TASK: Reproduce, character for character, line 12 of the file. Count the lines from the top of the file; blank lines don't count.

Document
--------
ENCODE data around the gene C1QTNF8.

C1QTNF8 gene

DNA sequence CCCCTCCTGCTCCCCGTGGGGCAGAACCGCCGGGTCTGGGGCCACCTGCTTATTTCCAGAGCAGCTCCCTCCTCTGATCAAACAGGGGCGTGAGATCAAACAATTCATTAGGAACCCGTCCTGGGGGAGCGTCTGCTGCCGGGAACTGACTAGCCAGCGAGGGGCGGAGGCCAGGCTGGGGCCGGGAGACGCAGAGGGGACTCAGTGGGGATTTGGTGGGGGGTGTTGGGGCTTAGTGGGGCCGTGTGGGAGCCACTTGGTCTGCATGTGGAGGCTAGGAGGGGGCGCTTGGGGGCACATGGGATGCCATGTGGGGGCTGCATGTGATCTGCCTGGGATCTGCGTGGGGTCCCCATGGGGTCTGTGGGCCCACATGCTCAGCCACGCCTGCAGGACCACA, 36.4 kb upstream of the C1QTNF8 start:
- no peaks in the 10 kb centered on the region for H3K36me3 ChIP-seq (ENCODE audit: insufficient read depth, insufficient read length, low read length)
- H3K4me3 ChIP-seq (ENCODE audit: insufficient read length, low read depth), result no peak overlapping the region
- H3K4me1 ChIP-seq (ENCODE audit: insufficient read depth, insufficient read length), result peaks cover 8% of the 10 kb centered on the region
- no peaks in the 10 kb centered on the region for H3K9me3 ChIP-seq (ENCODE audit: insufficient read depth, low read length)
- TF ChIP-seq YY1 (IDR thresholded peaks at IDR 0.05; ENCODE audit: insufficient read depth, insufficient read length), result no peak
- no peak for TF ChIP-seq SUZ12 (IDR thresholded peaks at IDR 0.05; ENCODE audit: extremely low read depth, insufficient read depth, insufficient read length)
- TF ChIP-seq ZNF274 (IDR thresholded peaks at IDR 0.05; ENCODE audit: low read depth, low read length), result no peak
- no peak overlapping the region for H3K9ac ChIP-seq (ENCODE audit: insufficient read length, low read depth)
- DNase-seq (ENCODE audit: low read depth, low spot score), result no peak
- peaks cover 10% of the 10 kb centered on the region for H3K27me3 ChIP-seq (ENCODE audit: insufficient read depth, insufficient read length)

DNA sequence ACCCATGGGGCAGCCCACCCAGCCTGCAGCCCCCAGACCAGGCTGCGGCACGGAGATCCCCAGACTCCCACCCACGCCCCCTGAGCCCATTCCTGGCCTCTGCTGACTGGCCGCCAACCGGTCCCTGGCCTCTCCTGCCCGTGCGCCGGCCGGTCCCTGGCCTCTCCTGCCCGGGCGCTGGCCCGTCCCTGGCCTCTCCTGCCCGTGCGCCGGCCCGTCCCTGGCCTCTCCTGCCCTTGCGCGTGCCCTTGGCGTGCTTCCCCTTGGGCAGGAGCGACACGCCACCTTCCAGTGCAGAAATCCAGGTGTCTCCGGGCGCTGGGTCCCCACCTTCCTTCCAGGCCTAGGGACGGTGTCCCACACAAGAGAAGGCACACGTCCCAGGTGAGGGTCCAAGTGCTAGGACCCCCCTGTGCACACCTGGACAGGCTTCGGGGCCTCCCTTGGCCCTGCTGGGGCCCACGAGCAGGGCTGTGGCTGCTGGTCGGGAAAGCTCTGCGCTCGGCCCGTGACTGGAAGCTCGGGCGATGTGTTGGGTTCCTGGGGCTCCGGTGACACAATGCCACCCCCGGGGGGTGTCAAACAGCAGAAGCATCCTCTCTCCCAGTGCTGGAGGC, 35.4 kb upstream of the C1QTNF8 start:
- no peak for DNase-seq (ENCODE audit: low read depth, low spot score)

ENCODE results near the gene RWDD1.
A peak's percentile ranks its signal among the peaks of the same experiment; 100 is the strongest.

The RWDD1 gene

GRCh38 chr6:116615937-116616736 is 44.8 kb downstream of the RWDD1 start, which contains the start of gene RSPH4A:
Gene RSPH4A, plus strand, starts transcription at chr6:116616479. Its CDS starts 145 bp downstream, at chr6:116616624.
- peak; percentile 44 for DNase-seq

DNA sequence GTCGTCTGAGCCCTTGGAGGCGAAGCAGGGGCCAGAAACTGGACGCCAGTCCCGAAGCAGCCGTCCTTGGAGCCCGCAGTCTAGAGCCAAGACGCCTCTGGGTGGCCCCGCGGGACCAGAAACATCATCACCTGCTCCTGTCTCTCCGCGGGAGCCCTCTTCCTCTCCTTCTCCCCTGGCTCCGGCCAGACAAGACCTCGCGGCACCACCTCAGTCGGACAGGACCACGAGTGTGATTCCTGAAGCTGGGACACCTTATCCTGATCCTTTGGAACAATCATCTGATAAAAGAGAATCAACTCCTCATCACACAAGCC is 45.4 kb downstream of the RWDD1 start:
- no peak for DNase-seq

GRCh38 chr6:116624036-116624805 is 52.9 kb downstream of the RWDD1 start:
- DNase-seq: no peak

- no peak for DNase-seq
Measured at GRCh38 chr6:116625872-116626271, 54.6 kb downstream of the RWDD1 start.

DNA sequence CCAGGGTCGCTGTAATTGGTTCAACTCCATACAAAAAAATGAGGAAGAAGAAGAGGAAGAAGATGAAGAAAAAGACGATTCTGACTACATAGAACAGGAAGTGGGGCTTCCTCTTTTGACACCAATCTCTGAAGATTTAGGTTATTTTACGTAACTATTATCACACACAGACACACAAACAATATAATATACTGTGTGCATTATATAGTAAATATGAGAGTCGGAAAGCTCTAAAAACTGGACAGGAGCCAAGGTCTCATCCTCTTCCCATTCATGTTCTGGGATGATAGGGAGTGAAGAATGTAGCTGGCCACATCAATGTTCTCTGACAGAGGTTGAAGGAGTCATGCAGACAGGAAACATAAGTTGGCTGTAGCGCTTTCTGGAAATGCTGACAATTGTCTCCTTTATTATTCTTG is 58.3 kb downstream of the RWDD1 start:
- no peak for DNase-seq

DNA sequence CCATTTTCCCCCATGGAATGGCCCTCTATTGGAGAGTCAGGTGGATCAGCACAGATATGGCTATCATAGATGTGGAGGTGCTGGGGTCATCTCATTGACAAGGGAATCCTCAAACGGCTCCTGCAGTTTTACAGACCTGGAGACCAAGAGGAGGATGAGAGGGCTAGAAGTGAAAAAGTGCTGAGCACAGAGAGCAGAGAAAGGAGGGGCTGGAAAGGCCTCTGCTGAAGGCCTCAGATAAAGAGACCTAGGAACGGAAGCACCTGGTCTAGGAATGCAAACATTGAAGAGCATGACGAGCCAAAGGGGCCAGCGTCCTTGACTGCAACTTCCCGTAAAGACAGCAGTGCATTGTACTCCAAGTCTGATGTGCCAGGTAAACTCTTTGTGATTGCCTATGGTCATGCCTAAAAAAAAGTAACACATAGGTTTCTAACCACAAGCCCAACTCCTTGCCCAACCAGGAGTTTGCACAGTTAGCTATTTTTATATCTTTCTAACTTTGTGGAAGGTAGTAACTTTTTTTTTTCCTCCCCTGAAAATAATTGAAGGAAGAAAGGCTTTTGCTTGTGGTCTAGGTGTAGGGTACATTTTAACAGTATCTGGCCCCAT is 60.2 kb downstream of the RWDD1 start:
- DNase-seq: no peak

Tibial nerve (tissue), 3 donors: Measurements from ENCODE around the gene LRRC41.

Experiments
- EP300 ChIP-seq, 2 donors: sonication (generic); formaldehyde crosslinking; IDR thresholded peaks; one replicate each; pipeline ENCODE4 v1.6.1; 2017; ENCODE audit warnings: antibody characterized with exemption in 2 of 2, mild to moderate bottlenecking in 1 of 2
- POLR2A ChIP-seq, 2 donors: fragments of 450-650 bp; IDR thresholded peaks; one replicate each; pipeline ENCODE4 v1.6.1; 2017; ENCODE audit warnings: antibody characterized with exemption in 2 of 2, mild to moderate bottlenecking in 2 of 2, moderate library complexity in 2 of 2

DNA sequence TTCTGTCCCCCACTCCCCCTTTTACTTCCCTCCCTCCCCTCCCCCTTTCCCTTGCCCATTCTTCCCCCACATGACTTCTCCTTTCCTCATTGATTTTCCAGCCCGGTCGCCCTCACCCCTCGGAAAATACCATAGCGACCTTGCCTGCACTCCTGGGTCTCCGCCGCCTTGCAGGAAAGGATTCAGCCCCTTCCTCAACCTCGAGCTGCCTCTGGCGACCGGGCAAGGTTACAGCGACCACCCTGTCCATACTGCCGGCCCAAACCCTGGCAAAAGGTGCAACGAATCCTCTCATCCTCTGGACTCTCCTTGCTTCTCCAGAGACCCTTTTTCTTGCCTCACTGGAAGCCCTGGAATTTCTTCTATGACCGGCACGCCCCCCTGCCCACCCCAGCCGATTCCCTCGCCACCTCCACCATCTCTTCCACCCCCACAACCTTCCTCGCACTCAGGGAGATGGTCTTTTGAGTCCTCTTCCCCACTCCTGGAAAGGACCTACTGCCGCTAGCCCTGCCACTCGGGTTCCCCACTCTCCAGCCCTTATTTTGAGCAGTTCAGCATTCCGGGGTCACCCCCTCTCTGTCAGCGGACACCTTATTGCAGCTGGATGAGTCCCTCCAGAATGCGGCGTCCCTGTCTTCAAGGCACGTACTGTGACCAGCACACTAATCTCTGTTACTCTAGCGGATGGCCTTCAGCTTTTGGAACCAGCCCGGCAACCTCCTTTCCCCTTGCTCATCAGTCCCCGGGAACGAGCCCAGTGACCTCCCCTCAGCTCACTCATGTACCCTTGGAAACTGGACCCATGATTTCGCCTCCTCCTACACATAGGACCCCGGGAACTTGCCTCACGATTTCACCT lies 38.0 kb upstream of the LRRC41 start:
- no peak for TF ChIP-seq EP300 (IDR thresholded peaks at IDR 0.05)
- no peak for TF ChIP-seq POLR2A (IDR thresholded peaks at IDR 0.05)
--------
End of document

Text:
- DNase-seq (ENCODE audit: low read depth, low spot score), result no peak